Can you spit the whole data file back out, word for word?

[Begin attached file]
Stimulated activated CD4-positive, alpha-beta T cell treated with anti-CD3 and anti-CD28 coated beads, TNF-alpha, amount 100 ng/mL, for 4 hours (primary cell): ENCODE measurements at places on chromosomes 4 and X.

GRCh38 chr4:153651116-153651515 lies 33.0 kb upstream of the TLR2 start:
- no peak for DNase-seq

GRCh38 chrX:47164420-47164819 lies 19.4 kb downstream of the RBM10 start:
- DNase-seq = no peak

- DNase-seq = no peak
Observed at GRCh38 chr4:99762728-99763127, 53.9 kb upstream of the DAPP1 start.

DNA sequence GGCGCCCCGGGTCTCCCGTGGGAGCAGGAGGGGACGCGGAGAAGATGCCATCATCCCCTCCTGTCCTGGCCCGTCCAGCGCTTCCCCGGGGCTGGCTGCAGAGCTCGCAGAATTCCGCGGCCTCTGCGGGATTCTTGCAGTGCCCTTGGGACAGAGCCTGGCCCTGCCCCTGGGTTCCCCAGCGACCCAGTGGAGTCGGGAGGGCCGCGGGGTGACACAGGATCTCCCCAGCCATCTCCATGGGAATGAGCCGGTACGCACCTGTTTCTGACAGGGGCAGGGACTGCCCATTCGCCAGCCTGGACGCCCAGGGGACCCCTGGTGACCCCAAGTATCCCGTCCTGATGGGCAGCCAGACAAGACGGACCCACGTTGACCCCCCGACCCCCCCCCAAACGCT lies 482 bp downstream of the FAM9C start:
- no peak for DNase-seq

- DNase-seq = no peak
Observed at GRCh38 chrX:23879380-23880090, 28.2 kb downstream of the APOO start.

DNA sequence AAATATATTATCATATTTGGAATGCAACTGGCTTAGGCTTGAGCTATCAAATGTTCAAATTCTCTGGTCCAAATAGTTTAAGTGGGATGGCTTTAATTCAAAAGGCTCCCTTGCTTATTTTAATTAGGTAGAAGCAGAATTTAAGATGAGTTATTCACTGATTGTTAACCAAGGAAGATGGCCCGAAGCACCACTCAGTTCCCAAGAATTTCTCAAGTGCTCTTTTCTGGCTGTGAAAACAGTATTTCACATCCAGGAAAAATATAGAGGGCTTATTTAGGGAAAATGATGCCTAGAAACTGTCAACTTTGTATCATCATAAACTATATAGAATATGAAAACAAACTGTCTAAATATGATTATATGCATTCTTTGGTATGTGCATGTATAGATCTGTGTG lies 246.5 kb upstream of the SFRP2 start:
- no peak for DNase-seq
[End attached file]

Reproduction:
Stimulated activated CD4-positive, alpha-beta T cell treated with anti-CD3 and anti-CD28 coated beads, TNF-alpha, amount 100 ng/mL, for 4 hours (primary cell): ENCODE measurements at places on chromosomes 4 and X.

GRCh38 chr4:153651116-153651515 lies 33.0 kb upstream of the TLR2 start:
- no peak for DNase-seq

GRCh38 chrX:47164420-47164819 lies 19.4 kb downstream of the RBM10 start:
- DNase-seq = no peak

- DNase-seq = no peak
Observed at GRCh38 chr4:99762728-99763127, 53.9 kb upstream of the DAPP1 start.

DNA sequence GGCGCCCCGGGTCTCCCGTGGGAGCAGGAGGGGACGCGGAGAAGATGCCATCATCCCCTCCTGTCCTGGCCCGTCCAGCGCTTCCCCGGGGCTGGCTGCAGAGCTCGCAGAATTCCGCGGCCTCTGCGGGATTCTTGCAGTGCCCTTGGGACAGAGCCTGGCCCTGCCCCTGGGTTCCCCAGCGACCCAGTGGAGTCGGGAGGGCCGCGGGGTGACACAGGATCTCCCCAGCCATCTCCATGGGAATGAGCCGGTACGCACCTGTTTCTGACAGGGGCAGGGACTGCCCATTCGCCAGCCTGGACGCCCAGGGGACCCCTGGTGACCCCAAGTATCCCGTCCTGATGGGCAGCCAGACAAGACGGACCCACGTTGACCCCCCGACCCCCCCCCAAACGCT lies 482 bp downstream of the FAM9C start:
- no peak for DNase-seq

- DNase-seq = no peak
Observed at GRCh38 chrX:23879380-23880090, 28.2 kb downstream of the APOO start.

DNA sequence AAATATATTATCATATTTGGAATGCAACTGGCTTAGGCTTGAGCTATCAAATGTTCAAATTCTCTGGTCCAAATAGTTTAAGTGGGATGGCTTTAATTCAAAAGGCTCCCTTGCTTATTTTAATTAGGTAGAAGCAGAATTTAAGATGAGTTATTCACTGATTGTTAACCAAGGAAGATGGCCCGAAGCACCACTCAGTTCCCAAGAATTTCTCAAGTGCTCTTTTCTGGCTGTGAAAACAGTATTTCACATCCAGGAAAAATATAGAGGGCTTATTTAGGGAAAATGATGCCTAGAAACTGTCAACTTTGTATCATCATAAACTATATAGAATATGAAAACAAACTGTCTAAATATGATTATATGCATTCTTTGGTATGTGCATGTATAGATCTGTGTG lies 246.5 kb upstream of the SFRP2 start:
- no peak for DNase-seq